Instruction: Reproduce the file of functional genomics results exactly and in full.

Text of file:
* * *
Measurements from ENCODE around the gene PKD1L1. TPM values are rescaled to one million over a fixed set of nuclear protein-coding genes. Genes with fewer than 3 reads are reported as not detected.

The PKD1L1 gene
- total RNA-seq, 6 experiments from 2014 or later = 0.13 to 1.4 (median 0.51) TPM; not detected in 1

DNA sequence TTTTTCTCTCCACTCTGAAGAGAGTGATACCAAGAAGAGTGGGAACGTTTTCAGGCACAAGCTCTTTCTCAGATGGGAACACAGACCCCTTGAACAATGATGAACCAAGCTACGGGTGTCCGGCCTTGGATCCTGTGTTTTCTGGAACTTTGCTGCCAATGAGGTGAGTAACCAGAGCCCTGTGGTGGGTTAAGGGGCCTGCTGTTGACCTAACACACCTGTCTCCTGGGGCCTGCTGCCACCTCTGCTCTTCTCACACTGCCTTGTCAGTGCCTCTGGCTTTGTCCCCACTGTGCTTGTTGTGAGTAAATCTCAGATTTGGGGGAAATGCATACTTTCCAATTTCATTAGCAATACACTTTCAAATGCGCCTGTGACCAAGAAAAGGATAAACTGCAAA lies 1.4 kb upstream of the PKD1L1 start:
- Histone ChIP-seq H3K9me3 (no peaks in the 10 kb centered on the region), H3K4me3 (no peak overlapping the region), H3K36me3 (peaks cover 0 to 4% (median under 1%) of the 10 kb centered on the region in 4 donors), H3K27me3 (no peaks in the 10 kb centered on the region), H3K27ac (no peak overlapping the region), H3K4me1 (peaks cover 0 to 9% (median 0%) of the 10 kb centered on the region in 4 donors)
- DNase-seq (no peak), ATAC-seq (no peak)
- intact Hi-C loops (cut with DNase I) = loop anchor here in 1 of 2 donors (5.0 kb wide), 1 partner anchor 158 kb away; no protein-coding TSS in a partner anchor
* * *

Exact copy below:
Measurements from ENCODE around the gene PKD1L1. TPM values are rescaled to one million over a fixed set of nuclear protein-coding genes. Genes with fewer than 3 reads are reported as not detected.

The PKD1L1 gene
- total RNA-seq, 6 experiments from 2014 or later = 0.13 to 1.4 (median 0.51) TPM; not detected in 1

DNA sequence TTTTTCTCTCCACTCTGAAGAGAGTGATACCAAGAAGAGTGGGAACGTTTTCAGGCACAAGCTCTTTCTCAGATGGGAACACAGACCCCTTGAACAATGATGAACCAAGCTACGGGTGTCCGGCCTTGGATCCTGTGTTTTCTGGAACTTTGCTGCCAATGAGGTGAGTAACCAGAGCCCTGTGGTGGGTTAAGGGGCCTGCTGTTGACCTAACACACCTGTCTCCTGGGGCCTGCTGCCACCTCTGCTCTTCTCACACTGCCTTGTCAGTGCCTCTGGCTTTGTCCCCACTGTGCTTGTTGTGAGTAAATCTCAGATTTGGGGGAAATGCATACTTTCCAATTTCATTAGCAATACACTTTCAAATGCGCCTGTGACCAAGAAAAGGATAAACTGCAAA lies 1.4 kb upstream of the PKD1L1 start:
- Histone ChIP-seq H3K9me3 (no peaks in the 10 kb centered on the region), H3K4me3 (no peak overlapping the region), H3K36me3 (peaks cover 0 to 4% (median under 1%) of the 10 kb centered on the region in 4 donors), H3K27me3 (no peaks in the 10 kb centered on the region), H3K27ac (no peak overlapping the region), H3K4me1 (peaks cover 0 to 9% (median 0%) of the 10 kb centered on the region in 4 donors)
- DNase-seq (no peak), ATAC-seq (no peak)
- intact Hi-C loops (cut with DNase I) = loop anchor here in 1 of 2 donors (5.0 kb wide), 1 partner anchor 158 kb away; no protein-coding TSS in a partner anchor